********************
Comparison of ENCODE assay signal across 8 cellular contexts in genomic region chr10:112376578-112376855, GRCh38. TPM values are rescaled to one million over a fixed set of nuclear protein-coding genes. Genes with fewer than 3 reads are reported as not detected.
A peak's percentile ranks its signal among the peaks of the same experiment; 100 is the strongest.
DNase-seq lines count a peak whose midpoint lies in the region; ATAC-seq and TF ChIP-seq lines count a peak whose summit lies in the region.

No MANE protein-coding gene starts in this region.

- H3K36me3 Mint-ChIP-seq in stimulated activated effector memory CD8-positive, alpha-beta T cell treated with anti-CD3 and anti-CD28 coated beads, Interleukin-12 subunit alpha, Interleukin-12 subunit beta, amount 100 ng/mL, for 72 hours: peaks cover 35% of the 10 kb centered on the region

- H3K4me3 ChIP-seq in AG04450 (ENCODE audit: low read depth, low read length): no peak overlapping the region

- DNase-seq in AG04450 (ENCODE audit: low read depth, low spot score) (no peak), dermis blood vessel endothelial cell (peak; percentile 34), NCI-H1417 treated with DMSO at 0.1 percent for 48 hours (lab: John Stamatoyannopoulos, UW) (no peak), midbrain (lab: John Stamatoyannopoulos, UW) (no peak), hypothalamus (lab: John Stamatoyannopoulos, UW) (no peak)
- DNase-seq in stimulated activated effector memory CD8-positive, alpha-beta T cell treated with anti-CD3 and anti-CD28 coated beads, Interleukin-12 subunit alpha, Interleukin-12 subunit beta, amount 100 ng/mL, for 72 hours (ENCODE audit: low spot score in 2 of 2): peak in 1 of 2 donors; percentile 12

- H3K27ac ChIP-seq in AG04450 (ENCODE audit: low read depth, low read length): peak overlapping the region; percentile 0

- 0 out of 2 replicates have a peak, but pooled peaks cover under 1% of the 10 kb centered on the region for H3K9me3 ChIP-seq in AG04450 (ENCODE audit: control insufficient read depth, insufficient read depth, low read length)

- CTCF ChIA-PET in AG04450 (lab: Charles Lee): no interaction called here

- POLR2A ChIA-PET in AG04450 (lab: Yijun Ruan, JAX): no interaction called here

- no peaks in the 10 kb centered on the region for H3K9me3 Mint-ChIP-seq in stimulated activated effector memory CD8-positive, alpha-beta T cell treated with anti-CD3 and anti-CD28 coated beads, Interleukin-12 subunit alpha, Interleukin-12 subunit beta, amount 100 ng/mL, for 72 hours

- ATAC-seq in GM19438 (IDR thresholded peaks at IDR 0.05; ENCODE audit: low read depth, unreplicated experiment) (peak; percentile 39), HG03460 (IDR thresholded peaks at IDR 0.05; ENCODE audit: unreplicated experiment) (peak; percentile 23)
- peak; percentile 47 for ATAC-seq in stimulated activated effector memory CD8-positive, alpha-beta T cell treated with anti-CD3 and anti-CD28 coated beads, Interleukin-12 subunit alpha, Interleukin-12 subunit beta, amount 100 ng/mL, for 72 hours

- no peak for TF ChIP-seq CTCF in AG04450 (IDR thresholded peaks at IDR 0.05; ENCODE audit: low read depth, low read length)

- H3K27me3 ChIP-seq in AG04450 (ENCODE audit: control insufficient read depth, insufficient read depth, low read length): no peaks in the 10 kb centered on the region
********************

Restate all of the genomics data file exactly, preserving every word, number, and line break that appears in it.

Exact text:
Comparison of ENCODE assay signal across 8 cellular contexts in genomic region chr10:112376578-112376855, GRCh38. TPM values are rescaled to one million over a fixed set of nuclear protein-coding genes. Genes with fewer than 3 reads are reported as not detected.
A peak's percentile ranks its signal among the peaks of the same experiment; 100 is the strongest.
DNase-seq lines count a peak whose midpoint lies in the region; ATAC-seq and TF ChIP-seq lines count a peak whose summit lies in the region.

No MANE protein-coding gene starts in this region.

- H3K36me3 Mint-ChIP-seq in stimulated activated effector memory CD8-positive, alpha-beta T cell treated with anti-CD3 and anti-CD28 coated beads, Interleukin-12 subunit alpha, Interleukin-12 subunit beta, amount 100 ng/mL, for 72 hours: peaks cover 35% of the 10 kb centered on the region

- H3K4me3 ChIP-seq in AG04450 (ENCODE audit: low read depth, low read length): no peak overlapping the region

- DNase-seq in AG04450 (ENCODE audit: low read depth, low spot score) (no peak), dermis blood vessel endothelial cell (peak; percentile 34), NCI-H1417 treated with DMSO at 0.1 percent for 48 hours (lab: John Stamatoyannopoulos, UW) (no peak), midbrain (lab: John Stamatoyannopoulos, UW) (no peak), hypothalamus (lab: John Stamatoyannopoulos, UW) (no peak)
- DNase-seq in stimulated activated effector memory CD8-positive, alpha-beta T cell treated with anti-CD3 and anti-CD28 coated beads, Interleukin-12 subunit alpha, Interleukin-12 subunit beta, amount 100 ng/mL, for 72 hours (ENCODE audit: low spot score in 2 of 2): peak in 1 of 2 donors; percentile 12

- H3K27ac ChIP-seq in AG04450 (ENCODE audit: low read depth, low read length): peak overlapping the region; percentile 0

- 0 out of 2 replicates have a peak, but pooled peaks cover under 1% of the 10 kb centered on the region for H3K9me3 ChIP-seq in AG04450 (ENCODE audit: control insufficient read depth, insufficient read depth, low read length)

- CTCF ChIA-PET in AG04450 (lab: Charles Lee): no interaction called here

- POLR2A ChIA-PET in AG04450 (lab: Yijun Ruan, JAX): no interaction called here

- no peaks in the 10 kb centered on the region for H3K9me3 Mint-ChIP-seq in stimulated activated effector memory CD8-positive, alpha-beta T cell treated with anti-CD3 and anti-CD28 coated beads, Interleukin-12 subunit alpha, Interleukin-12 subunit beta, amount 100 ng/mL, for 72 hours

- ATAC-seq in GM19438 (IDR thresholded peaks at IDR 0.05; ENCODE audit: low read depth, unreplicated experiment) (peak; percentile 39), HG03460 (IDR thresholded peaks at IDR 0.05; ENCODE audit: unreplicated experiment) (peak; percentile 23)
- peak; percentile 47 for ATAC-seq in stimulated activated effector memory CD8-positive, alpha-beta T cell treated with anti-CD3 and anti-CD28 coated beads, Interleukin-12 subunit alpha, Interleukin-12 subunit beta, amount 100 ng/mL, for 72 hours

- no peak for TF ChIP-seq CTCF in AG04450 (IDR thresholded peaks at IDR 0.05; ENCODE audit: low read depth, low read length)

- H3K27me3 ChIP-seq in AG04450 (ENCODE audit: control insufficient read depth, insufficient read depth, low read length): no peaks in the 10 kb centered on the region